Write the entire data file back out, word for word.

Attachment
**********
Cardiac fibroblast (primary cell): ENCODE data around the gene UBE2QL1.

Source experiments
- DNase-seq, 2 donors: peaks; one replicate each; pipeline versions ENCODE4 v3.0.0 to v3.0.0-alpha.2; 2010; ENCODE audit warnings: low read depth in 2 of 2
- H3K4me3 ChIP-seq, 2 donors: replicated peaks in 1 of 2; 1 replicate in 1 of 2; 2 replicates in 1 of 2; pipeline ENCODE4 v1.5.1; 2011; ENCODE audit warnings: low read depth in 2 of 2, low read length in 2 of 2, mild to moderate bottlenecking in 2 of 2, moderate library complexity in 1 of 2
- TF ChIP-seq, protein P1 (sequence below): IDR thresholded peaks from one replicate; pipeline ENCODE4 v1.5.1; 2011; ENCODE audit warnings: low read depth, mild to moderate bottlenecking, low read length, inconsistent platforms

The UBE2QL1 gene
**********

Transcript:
Cardiac fibroblast (primary cell): ENCODE data around the gene UBE2QL1.

Source experiments
- DNase-seq, 2 donors: peaks; one replicate each; pipeline versions ENCODE4 v3.0.0 to v3.0.0-alpha.2; 2010; ENCODE audit warnings: low read depth in 2 of 2
- H3K4me3 ChIP-seq, 2 donors: replicated peaks in 1 of 2; 1 replicate in 1 of 2; 2 replicates in 1 of 2; pipeline ENCODE4 v1.5.1; 2011; ENCODE audit warnings: low read depth in 2 of 2, low read length in 2 of 2, mild to moderate bottlenecking in 2 of 2, moderate library complexity in 1 of 2
- TF ChIP-seq, protein P1 (sequence below): IDR thresholded peaks from one replicate; pipeline ENCODE4 v1.5.1; 2011; ENCODE audit warnings: low read depth, mild to moderate bottlenecking, low read length, inconsistent platforms

The UBE2QL1 gene